CHINA’S MARCH PMI FALLS TO 51.2
First official indicator for Q2 shows expansion may be decelerating after recording 6.9pc in first quarter
CHINA’S official factory and services gauges pulled back from multi-year highs, dimming the outlook for the sustainability of the past two quarters’ acceleration in economic growth.
Manufacturing purchasing managers index (PMI) fell to 51.2 last month, from an almost five-year high of 51.8 in March, missing the median estimate of 51.7 in a Bloomberg survey and falling short of all projections.
Non-manufacturing PMI dropped to a six-month low of 54, from 55.1 in March. Gauges still showed momentum, as numbers higher than 50 indicated improving conditions.
The first official economic indicator for the second quarter signalled the expansion may be poised to decelerate this year after unexpectedly picking up to 6.9 per cent in the first quarter, the first back-to-back acceleration in two years.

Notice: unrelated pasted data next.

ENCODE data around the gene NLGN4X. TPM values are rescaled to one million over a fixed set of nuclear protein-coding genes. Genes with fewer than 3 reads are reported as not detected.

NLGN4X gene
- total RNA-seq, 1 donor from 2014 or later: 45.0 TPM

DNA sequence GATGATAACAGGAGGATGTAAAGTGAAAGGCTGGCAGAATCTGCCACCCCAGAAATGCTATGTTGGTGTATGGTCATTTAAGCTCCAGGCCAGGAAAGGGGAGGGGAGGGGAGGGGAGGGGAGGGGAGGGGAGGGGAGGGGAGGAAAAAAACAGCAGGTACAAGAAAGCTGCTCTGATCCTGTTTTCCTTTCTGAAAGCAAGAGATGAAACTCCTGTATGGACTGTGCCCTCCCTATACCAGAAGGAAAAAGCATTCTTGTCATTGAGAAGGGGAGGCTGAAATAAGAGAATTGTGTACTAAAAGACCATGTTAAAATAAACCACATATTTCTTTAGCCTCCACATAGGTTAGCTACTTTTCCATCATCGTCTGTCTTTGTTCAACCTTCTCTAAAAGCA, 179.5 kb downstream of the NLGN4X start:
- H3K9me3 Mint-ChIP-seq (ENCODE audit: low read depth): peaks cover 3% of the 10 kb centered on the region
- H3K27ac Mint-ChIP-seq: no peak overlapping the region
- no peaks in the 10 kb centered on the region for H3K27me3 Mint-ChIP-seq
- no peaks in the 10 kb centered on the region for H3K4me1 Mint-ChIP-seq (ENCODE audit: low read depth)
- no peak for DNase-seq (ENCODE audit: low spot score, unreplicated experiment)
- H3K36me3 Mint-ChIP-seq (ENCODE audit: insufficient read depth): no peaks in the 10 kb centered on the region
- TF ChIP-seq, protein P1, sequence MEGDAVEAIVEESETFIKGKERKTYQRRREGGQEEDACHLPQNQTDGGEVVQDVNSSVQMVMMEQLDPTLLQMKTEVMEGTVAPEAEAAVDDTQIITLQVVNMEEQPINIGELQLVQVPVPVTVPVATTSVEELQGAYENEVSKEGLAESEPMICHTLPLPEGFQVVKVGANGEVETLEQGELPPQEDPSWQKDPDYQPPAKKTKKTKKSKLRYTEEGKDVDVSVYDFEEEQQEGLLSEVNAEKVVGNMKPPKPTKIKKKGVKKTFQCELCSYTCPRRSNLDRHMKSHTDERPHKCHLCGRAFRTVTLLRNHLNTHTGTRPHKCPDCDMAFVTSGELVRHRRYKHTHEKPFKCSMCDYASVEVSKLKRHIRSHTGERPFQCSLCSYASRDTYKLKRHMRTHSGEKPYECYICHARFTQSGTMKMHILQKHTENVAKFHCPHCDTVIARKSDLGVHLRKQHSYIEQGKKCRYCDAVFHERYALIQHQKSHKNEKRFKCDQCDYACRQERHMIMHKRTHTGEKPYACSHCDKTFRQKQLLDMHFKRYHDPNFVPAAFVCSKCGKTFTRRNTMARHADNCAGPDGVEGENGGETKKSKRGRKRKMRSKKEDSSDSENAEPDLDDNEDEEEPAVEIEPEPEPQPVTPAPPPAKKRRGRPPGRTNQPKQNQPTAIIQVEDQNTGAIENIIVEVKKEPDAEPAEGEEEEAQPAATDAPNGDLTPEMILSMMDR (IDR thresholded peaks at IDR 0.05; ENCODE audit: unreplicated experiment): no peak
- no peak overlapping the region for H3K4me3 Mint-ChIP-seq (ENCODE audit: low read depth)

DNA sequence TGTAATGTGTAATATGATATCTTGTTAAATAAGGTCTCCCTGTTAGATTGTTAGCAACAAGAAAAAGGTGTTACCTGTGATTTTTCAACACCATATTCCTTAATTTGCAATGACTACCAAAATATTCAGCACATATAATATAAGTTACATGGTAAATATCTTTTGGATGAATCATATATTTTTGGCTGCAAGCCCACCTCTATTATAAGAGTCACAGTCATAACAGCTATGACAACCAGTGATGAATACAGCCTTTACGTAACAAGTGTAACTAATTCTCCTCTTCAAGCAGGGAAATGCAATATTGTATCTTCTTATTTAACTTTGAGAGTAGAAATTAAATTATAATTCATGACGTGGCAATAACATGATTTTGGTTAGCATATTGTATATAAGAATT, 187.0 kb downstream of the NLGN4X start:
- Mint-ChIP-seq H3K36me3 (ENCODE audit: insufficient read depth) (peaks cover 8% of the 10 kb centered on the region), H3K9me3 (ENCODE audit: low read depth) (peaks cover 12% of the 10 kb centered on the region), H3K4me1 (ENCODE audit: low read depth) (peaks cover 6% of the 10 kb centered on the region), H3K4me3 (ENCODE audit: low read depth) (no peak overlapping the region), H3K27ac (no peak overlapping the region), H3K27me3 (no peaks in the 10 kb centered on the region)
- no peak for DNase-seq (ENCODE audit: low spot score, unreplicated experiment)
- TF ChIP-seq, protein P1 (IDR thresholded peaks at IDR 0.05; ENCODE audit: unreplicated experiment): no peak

The factory and services gauges remained at relatively robust levels, but last month’s data showed broad-based weakening across employment, output, new orders and export orders.
While analysts have upgraded their forecasts for growth this year, according to a recent Bloomberg survey, tighter property curbs introduced in major cities and a higher base of producer prices than last year are likely to weigh on output in coming months.
Top officials have also signalled they would introduce stricter regulatory measures to curb financial risk.
“The weakness is across the board and points to slowing growth momentum,” wrote Zhou Hao, an economist at Commerzbank AG in Singapore, in a note.
“This on one hand reflects that there is little improvement in underlying demand; on the other hand, the de-leveraging effort by the Chinese authorities has started to work. In general, China is in the course of monetary tightening and regulation strengthening.” Bloomberg